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Trail Alert: Burke-Gilman Trail will be detoured near Ballard Fred Meyer

Map of the construction site with timelines for closures. The detour is listed as May 2020 to August 2022The Ship Canal Water Quality project, the $500+ million effort by Seattle Public Utilities and the King County Wastewater Treatment Division to prevent sewage from spilling into Puget Sound during heavy rains, will close the section of the Burke-Gilman Trail next to the Ballard Fred Meyer parking lot starting in early June.

The detour will send users across the closed NW 45th Street to a temporary trail on the north side of the street. The detour will be in place until August 2022.

SPU was responsible for a long closure and detour of the Burke-Gilman Trail in Fremont back in 2018, and the detour was largely very well done with full separation and gentle transitions the whole way. If this detour is as good as the Fremont one, it should be no trouble. The trickiest part will likely be the railroad track crossing at 11th Ave NW. Those tracks have long been a major hazard to people biking.

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The project will create a massive underground stormwater storage tank to capture water from Ballard, Fremont and Wallingford so that it does not overwhelm the capacity of the sewer system. When that happens, a “combined sewer overflow” occurs, meaning raw sewage and rainwater are mixed together and flow untreated into Puget Sound. Eww. Instead, the tanks will fill with water during a heavy rain, then will be emptied more slowly into the West Point Treatment Plant in Discovery Park at a rate the system can handle. The project won’t be fully operational until 2025.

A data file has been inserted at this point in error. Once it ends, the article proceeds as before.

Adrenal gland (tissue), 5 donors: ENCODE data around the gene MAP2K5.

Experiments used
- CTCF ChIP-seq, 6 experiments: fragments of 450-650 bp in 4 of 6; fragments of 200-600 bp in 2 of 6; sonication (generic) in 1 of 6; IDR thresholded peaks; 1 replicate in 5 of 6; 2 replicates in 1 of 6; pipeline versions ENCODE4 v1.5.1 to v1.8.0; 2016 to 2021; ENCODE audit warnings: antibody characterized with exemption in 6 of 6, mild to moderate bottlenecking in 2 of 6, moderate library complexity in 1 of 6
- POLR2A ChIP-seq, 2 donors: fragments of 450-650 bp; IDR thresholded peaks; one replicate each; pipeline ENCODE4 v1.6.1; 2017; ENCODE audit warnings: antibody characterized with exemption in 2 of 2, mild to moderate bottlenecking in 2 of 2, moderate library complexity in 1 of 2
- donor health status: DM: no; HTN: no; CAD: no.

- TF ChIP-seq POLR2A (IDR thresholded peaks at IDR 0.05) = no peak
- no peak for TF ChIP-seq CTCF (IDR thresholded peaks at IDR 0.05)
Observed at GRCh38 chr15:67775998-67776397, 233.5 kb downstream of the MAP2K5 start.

This is why projects like Seattle’s Street Edge Alternative street in Broadview make so much sense. By having stromwater run into rain gardens along the street rather than sewers, the water does not overwhelm the sewer system helping to keep waterways clean and saving SPU and King County from needing to build massive and expensive underground storage tanks. Plus, as SDOT Traffic Engineer Dongho Chang pointed out in a recent tweet, the street is also safer now thanks to the traffic calming from the rain gardens:

So we get a safer and greener street, a cleaner Puget Sound and save money on sewer infrastructure. That’s a lot of wins in a single project. Sure, it’s not cheap to build streets like this. But it’s also not cheap to build stormwater tunnels. At least the street project has other benefits, too.

By the way, this is also a big benefit of installing rain barrels on your house in Seattle. It’s partly about saving water, sure, but it’s mostly about capturing water during heavy rains so it doesn’t flow into sewers. SPU has a great program where you can buy a discounted rain barrel made from old pickle and olive barrels. They will deliver it to your house (in Seattle) with all the fixtures and everything already installed. It’s very cool.

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6 responses to “Trail Alert: Burke-Gilman Trail will be detoured near Ballard Fred Meyer”